21. Grab a bag of popcorn and a beer, this is gonna be a long read. (Skip to the third paragraph if you are only interesting in my review of the GPX 6000) Before getting into why I decided to purchase a GPX 6000, I would like to give some background into what got me to the point of making that purchase. My friend "Brian" (Yes the one from Gerry's visit to SD) had been nagging on me that detecting is WAAAY better than sluicing or highbanking for gold. Me being stubborn, I would not listen to him as I was told by many of old prospectors "Theres no nuggets here". Were they hiding something or just oblivious to the truth, I do not know. After a year of recirculated highbanking on my dry claim and "Brian" detecting, it became clear to me that there is some truth to the message he had been preaching to me. That fall I purchased a Gold Bug 2. I loved that it is all analog inputs that require you to actually understand what the different knobs do. It allowed me to gain a better understanding of what the detector was doing. Not just letting the computer on it think for me. That fall gained me no nuggets as I was learning not only the detector but how to be successful at detecting. Many frustration finally led to my first small nugget that next summer. I was getting pretty good I thought as I would come home with a pocket full of tiny lead beebees and if I was lucky, a small nugget. I felt comfortable with the GB2, until I noticed that even though I felt I was doing well with the GB2, "Brian" was doing even better with his SDC2300 and GPZ7000. He would go back over areas I had just detected and pick up what I left behind. It was a perfect game for him as i would clear the garbage and shallow smaller nuggets and he would get the deeper larger ones. 😤 😄 I would even come back over to where he would have a target and check it with my GB2. It became obvious to me that ML technology had a clear advantage over my GB2. About the time I decided to go all in on purchasing a GPX 6000, I joined the detector prospector forum. I did more research into my GB2 and read Steve Herschbach write up on the GB2. Running the settings "hot" still didnt match the performance of the Minelabs detectors. After talking it over with the wife, I gave a call to Gerry at Gerrys Detectors, and after a pleasant 20min call with him I was sold. I gave him my deposit and waited patiently for my GPX to show up at my doorstep. Gerry, being the outstanding man he is, hand delivered it to me as soon as it had shown up at his store. (perfect timing pays off 🙂 ) Our first day out was a total success. I bagged the largest nugget of the day weighing in just under 2g, my largest at the time. Gerry and "Brian" also did well, both scoring more nuggets and pickers than me. This was also my first gold from this patch. The ground at this patch was very mineralized and had many hot rocks. Listening to my GB2 was a nightmare and I had not been successful at getting any gold from there until this day. There is probably more I can learn on the GB2 but I feared with the larger nuggets being around 10" deep my only chance was to run hot. The GPX ran like a dream comparatively. I was not used to the wobbling threshold that this detector has and it took me some getting used to. We were also less than 500' from a larger powerline and I was still able to get two nuggets that day.(and yes we were just running the 11" Mono) I was able to learn from Gerry while he was there on his trip, but he made the comment to me that I was already doing very well. Everything I learned up this point was from "Brian" who took Gerry's class from one of his past purchases. Gerry and his team must do extraordinary training as I only have had second hand training thru "Brian". I hope to make one of Gerry's training trips to get a chance to do some more detecting with him and his team! On to the GPX6000. This detector has been a dream!! And I really mean that! Ergonomics are very important and ML has indeed hit this one out of the park. I never ran a 4500 or 5000 so I cannot compare to them, but "Brian" has let me run his GPZ, and I was tired after an hour with that detector. Even though the GPX is slightly heavier than a GB2, I do not notice the weight. I can go for 8 hours and not be completely dead, unless of course I am digging a lot of targets! 😄 The controls are very straight forward. One thing I always liked about the GB2 is it is quite literally turn it on and go. With at least the SDC and GPZ (as these are my only other references) there seamed to be a long start up. Not with the GPX, turn it on and in 10 seconds you can be swinging. The onboard speaker is decent. I think I would have preferred it to be by the display as the sound is coming from behind you instead of in front of you. Its not a huge deal, I can still hear it fine, I just find that when your coil is making noise going over grass and banging on rocks, I find it harder to concentrate on the threshold. With that being said, I do prefer to run with the headphones as this allows me to concentrate better on what I am listening to. I know there have been alot of complaints about EMI. I would say that the first 15min seem to be extra chatty but after that it seems to settle into it. Maybe it is just my mind canceling it out, but I do not find much issues with EMI. I even leave my IPhone on in my backpack which is usually anywhere from 20'-100' away from me. When I do notice more EMI, I just click the noise cancel and in roughly 12 seconds I am going again. The one thing I noticed is there is about a 5 second delay after running the noise cancel(7 seconds) before it is running properly. (probably has something to do with an averaging function that it is running) The threshold is a bit different to listen to for me at least. Its more of a wobbly hum. Once you get in tune with it you just listen thru it and the targets are obvious. Even when you think you've heard a target, just a simple swing back over the same spot and you will have your answer. The collapsible shaft is spot on. It packs down small so it does not take up much space. Its also nice for getting thru thick areas in the woods. I do not like to overtighten the nuts as this then allows me to twist the coil about the shaft instead of twisting my wrist or arm to keep the coil parallel with the surface. It is also more comfortable for me to not hold the display straight up but more turned in towards me. I do not like to run on the automatic sensitivity settings as I do not like the idea of the computer making changes that I am no controlling. (even though I know it is doing some automatic changes with ground tracking) I have been mostly running on 8-10 for sensitivity and normal soil. The spots I have mostly been to are fairly mild soils. When I get a target, I will give it a little scrap and check again in difficult. If the target is still there then I go after it. I have found that the normal soil setting can give you maybe an inch or so of extra depth. If there is a target there, It will go off on both after scraping a little off the surface. I have noticed that the difficult ground settings will give a better response to small nuggets. On to the gold! When I say that this has blown me away, I mean it! I know I am not very versed with other detectors, so for some of you this may not be as impressive as it has been for me. My first trip out after Gerrys visit, I go to a patch we call the E patch. We have worked this patch on and off for several years now and had felt fairly certain we were done here. There is a lot of garbage here, and I mean A LOT of garbage and most of it is tiny shrapnel and the thinnest pieces of wire I have ever seen. My first day here with the GPX banked me 42 pieces of trash and 5 nice nuggets with the two larger ones weighing in both just over 1g. As you can see, that pinpointer is about 10" long and there is another 2" of soil above that. This piece was right at 1g. This was my gold from that day. The top left is the one shown in the hole above. Needless to say, I was a happy camper that day. My next day out with the detector would net me 10 more little nuggets. I have to say, it is a blast when you are getting that many pieces no matter how big they are! It is hard to read, but that total was 1.14g. The smallest of these was 0.03g and this was about 2" deep. In fact this scale would not register it. I had to use a more precise scale to get a measurement. The last day I was out once again surprised me. Both the detector and this location! In about 2 hours I was able to pull out another 10 pieces! this time though the weight would be 8.25g of gold! With the largest piece coming in at 4.25g! My largest pieces yet! This also puts me in the lead for largest nugget of the year in one of my running bets with "Brian". These bets are for a beer for each bet 😉 The depth of the largest nugget was about 14". The image is deceiving. I dug a narrow hole but if i put my hand straight across from the scoop, there was at least another 2" of soil above my hand and the scoop is roughly 12" long. The depth of this piece was about 8". Again this image is deceiving as the hole was fairly wide at the top so the scoop is laying down more. This piece weighed in at 0.35g To sum things up, YES I am well pleased with this detector. It has delivered me gold that I missed with my GB2. It has given me the confidence right from the get go. I know that if there is gold under my coil, this is giving me the best chance of seeing it. I no longer have to wonder if I am missing targets that other detectors would see. Overall I find this detector fairly easy to use and the light weight makes it easy to use all day. Will I ever pay this detector off, that depends on what you mean. It has already paid for itself in fun! It may very well pay for itself financially someday, but I will rely on my full time job to feed me. 😆 I can not wait for further usage of this detector and will always remember the awesome time I had detecting with the legendary Gerry McMullen! Like I said above, the GPX6000 is not just a detector... It is a thrill ride!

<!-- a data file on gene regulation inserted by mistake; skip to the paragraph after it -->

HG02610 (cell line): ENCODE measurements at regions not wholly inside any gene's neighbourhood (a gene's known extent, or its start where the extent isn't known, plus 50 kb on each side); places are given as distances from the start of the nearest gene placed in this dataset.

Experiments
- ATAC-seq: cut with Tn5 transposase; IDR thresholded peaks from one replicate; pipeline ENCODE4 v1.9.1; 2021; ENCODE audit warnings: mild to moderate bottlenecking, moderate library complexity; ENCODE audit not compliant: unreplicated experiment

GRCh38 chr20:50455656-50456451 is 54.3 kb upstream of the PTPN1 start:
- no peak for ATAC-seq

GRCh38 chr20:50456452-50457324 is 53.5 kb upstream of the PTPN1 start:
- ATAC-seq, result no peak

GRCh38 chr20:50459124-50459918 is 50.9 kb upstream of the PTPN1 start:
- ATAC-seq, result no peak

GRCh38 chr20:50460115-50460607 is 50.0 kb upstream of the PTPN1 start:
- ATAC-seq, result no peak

22. I never dreamed I would find a spot like I did today, turned out to be my best silver coin day ever!! I've been on a 6 day hunt starting last Wed and ending Tuesday morning when I head home. I've been hitting a couple parks in the town I'm staying in and a couple of surrounding towns as well. I managed to get into some producing spots and have done pretty well with multiple silver days everyday. Today, my plan was to drove over to a town about 60 miles from here and hit a pretty big park that's been around awhile. I got up early, grabbed some breakfast and hit the road. About 20 miles in, I figure out I forgot my phone, so, I head back to the motel. I decided to stay here and look for a new spot so I googled the town and saw a couple of parks and schools that I decided to go check out. Well, none were in older neighborhoods, so I headed to a park that had produced last year. As I'm driving over there, I see an old high school that's been renovated and drive around back and see a big open area with old backstops in each corner. I decided what the heck, might as well stop and swing awhile, maybe I'll get lucky and find a wheat or 2 I started out in front of one of the backstops and get a copper hit. The shovel slid easily into the ground and I pulled out a memorial. I move straight out towards the pitchers mound and get another penny signal. I go to dig a plug and the ground was hard as a rock, nothing but compacted rock and gravel. I take my pinpointer and scan the ground, thankfully I got a hit. I began to chisel my way thru the rocks and pop out a wheat, oh yes, it's on now. The next target was another wheat, again, within range of the pinpointer, out pops another wheat. Now I'm getting excited, within 5 minutes I have 2 wheats, that's good sign. The next 2 hits were funky signals and turned out to be mercs, both shallow and picked up by the pinpointer. Every swing of the coil sounded like a machine gun, 6-7 iron targets per swing. I'm in the middle of an iron infested spot, with compacted ground. I hunted for the next 30 minutes and ended up with 3 merc and 6 wheats, no clad, I'm only 45 minutes into this hunt and it's only 8:15 am, gonna be a long day lol. This old playground area is about 1 square block, so, I head off toward the other backstop and within 50 I get a hit. The ground is as soft as butter and out comes a clad dime. I hunted about 30-45 minutes at the other backstop and dug nothing but deep clad. I realized real quick that the spot I was in must have been avoided because of the rock hard ground and all the iron so I headed back. I decided to start grid off the area and see how far this hot spot goes. Turns out it's roughly a 60-70 foot area in front of the backstop. The soil outside of this spot is completely different and relatively trash free. I guess they dug out the original soil and missed this area, I have no idea. I hunted all day, started at 7:30 and called it quits at 5:45 when I quit digging keepers. I never thought I would stumble on a place like this just out of pure dumb luck. I'm glad I decided to stay in town. I ended up beating my single day silver coin finds of 13. Sorry for any grammar or punctuation errors, I'm celebrating with a couple of cold ones:)